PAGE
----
Japanese RPGs have had it rough in the past ten years, give or take. Following a boom period in the 90s, with classic after classic touching down on the PlayStation from the likes of Square Enix, Capcom, and Konami, the HD generation led to the downfall of the console JRPG. Very few series saw new entries on the PlayStation 3 or the Xbox 360, with few sequels to the biggest names and several failed attempts to establish new IP.
Many JRPGs would migrate to the Nintendo DS and PSP for a chance at success with smaller development budgets, with many fading into obscurity and high aftermarket prices. But even worse, many game series that included all-time classics ended up moving to mobile instead, effectively driving nails into their respective coffins. With recent news of yet another JRPG classic fall from grace (potentially, probably), I thought it appropriate to pay some respects to several great games that were reduced to unpopular mobile territory in failed attempts to resuscitate.
Let’s start with Breath of Fire, because we’re not doing these in any particular order. Also, because I feel like Breath of Fire got it worse than perhaps any other series. These games were awesome, starting back with the original on Super Nintendo and leading through Breath of Fire IV on the PlayStation. The latter, in particular, is still one of the most visually-impressive games on that platform. But things got tough with Capcom, as they tend to do, and the fifth game ended up being sort of a roguelike hybrid that the more traditionally-inclined fanbase wasn’t interested in. What followed were years of silence, that concluded in Breath of Fire VI, a numbered game, being released on mobile as a freemium game. It failed and shut down in Japan well before anyone could even start asking about a localization.
How about Star Ocean? This series actually has managed to survive through the current gen on consoles, but the most recent entry on PS4 did not do so well after its release. Now a new mobile game is out, featuring the usual character collection mechanics one expects from a mobile game based on a long-running franchise. But since the Star Ocean franchise is in such dire straits now, who knows what could happen? I certainly didn’t see anyone I know talking about the mobile game. It’s a lot to ask for fans of a niche series to buy into something like that when the likes of Fate: Grand Order and Fire Emblem Heroes exist.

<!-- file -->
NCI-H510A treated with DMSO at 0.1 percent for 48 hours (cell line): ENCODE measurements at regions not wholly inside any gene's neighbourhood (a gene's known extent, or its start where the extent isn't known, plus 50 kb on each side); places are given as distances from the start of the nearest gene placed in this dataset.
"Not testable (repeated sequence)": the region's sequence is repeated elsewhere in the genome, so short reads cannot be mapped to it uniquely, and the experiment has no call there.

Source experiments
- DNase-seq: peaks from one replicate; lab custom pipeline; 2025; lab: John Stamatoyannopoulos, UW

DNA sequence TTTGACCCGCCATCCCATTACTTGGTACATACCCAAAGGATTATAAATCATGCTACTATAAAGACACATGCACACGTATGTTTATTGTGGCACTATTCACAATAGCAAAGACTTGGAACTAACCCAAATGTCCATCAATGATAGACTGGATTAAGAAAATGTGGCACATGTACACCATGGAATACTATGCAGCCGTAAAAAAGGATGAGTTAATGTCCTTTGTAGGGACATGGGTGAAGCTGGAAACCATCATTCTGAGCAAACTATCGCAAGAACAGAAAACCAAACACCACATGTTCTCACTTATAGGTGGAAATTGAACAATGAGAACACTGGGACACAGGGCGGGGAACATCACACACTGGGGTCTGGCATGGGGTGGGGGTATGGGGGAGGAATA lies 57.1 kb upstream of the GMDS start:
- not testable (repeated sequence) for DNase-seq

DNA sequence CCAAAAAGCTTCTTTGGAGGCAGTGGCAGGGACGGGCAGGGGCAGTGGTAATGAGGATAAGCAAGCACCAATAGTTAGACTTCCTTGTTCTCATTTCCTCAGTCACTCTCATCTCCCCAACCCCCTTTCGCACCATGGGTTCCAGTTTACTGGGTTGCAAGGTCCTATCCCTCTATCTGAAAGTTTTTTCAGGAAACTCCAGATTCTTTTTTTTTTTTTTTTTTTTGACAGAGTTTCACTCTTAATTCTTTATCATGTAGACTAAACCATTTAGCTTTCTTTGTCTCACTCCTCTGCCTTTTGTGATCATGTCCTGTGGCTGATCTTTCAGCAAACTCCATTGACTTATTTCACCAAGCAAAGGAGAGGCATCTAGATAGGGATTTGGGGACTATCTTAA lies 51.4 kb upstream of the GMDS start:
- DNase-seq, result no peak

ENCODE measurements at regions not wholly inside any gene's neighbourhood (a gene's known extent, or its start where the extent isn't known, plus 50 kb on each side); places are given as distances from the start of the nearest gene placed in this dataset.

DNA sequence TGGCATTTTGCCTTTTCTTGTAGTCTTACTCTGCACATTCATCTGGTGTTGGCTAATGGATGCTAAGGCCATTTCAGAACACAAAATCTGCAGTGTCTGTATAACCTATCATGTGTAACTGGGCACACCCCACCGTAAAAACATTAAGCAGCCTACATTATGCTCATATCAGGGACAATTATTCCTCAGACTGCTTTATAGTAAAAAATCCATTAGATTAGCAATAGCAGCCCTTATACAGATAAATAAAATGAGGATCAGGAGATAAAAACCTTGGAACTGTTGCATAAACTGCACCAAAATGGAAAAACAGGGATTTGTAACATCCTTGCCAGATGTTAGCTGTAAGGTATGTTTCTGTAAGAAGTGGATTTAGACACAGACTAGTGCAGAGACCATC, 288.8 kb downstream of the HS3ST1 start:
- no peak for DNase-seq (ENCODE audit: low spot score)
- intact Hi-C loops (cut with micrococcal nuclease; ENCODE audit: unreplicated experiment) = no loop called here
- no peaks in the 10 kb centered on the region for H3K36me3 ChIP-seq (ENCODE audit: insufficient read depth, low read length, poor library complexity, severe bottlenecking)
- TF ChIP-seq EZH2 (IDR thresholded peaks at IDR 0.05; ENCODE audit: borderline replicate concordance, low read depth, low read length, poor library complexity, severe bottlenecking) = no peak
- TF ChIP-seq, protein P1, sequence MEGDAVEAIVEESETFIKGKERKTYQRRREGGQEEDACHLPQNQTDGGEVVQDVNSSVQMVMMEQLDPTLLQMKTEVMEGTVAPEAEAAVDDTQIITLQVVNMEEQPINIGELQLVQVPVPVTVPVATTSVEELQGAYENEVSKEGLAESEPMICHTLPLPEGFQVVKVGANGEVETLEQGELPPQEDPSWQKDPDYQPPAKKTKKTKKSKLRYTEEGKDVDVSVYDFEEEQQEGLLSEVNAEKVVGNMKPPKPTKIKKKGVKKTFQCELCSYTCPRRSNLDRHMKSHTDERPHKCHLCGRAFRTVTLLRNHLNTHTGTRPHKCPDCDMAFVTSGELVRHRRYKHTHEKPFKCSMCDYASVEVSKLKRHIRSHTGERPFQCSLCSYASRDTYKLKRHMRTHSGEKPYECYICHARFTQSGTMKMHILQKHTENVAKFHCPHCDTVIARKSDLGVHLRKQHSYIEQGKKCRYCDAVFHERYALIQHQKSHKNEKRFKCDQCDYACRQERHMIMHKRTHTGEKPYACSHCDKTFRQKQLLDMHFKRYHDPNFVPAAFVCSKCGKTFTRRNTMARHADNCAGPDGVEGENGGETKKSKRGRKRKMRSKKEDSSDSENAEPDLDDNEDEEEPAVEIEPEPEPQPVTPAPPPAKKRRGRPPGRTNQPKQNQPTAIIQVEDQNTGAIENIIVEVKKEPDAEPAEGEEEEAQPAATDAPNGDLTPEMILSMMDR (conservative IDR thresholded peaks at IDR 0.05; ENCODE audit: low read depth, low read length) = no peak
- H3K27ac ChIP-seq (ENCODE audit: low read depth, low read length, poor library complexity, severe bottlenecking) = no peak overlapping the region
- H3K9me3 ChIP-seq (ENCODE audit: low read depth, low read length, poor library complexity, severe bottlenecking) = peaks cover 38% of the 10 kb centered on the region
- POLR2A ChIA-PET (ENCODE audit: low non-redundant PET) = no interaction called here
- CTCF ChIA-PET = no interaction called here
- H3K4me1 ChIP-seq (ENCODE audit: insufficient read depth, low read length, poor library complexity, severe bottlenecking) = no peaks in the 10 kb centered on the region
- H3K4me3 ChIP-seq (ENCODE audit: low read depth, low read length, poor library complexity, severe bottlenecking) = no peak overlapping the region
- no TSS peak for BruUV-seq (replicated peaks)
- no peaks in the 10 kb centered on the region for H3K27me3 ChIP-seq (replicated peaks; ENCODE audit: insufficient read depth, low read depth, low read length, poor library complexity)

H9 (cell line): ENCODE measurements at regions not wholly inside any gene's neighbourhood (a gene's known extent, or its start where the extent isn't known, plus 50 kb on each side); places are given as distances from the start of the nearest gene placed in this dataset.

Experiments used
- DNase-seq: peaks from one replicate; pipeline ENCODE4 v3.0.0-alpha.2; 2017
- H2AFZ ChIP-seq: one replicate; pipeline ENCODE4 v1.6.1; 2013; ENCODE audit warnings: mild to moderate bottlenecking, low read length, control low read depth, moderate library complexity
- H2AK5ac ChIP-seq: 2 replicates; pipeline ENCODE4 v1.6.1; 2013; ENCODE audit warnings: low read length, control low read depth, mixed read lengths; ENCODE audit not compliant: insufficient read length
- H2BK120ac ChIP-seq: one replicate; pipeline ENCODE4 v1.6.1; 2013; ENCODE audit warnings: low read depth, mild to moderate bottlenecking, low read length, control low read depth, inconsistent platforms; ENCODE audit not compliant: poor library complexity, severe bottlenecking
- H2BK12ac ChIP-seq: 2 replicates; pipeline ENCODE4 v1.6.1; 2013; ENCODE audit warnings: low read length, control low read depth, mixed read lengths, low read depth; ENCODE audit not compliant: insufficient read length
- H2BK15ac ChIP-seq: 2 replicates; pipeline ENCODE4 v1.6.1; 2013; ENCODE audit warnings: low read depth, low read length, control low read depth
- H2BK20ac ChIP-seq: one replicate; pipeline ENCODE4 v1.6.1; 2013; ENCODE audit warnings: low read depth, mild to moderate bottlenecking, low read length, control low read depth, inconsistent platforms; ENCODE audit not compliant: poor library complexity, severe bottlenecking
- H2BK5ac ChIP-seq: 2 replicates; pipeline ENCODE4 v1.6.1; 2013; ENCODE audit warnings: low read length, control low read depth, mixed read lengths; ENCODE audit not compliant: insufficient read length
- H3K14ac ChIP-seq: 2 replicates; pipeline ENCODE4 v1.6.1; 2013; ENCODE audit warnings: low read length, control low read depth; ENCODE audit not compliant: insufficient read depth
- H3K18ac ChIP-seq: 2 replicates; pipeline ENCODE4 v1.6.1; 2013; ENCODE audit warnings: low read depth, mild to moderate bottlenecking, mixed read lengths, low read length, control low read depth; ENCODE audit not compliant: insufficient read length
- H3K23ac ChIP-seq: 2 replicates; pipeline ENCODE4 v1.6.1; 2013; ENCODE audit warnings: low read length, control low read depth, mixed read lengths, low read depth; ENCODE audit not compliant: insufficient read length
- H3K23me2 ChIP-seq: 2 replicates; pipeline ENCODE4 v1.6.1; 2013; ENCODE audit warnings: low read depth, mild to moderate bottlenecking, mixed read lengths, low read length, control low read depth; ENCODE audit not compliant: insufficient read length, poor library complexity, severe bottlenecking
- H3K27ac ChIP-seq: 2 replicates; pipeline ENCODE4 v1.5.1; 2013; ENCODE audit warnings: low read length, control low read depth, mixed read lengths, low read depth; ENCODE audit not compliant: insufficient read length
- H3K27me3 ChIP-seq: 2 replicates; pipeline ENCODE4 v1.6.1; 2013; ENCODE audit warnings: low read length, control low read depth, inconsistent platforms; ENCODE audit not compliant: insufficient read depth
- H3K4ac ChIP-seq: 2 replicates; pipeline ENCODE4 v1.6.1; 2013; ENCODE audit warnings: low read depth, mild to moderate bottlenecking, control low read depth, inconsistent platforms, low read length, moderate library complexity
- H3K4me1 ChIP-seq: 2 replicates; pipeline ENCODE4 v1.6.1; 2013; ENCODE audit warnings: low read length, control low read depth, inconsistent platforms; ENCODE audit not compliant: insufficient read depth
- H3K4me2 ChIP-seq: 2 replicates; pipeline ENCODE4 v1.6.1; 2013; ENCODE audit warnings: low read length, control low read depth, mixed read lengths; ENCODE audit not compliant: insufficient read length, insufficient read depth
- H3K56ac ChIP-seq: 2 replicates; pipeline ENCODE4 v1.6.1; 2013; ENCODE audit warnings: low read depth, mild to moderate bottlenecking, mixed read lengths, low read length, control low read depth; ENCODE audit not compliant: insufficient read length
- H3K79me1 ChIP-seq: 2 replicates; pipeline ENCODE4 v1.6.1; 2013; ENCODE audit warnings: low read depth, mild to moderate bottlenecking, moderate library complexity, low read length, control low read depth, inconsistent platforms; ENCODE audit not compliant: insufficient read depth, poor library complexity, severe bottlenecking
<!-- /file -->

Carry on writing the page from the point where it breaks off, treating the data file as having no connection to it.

Finally, the game that sparked this article. Sony’s mobile division is soon launching a mobile game based on the Wild Arms series. Sound familiar? Yeah, Wild Arms and its sequel are known as some of the best RPGs on the PlayStation. Meanwhile, there were multiple sequels on the PlayStation 2, but only because companies like XSEED stepped in to publish them in the west when Sony, publisher of the series in Japan, apparently had no interest. And based on how quiet the property has been since the PS2, I fear another Breath of Fire situation is on our hands. Could this mobile game, which is called Wild Arms: Million Memories, save Wild Arms? Or will it die in obscurity like so many other mobile games meant to drag money out of so-called “whales?” I wouldn’t be surprised if the game never even gets localized.
The number of quick mobile cash-ins on once-popular franchises is sad to see sometimes. For every Final Fantasy spinoff, there are three other games that you never hear about, sad attempts at reviving something that was once great. Even ports of legitimate good games like Valkyrie Profile: Lennneth just sort of show up on the App Stores and get ignored since they cost more than a dollar. There is hope, though.
The PlayStation 4 has seen several niche JRPGs gain footing they may not have been able to grab on the PlayStation 3, Vita, or god forbid a Xbox platform. The Nintendo Switch is doing a ton of work in that respect as well. I mean, come on, Valkyria Chronicles is even back! Perhaps, while we may never see another Breath of Fire or Wild Arms, there is yet hope for something else on the horizon. Can somebody check on Lunar?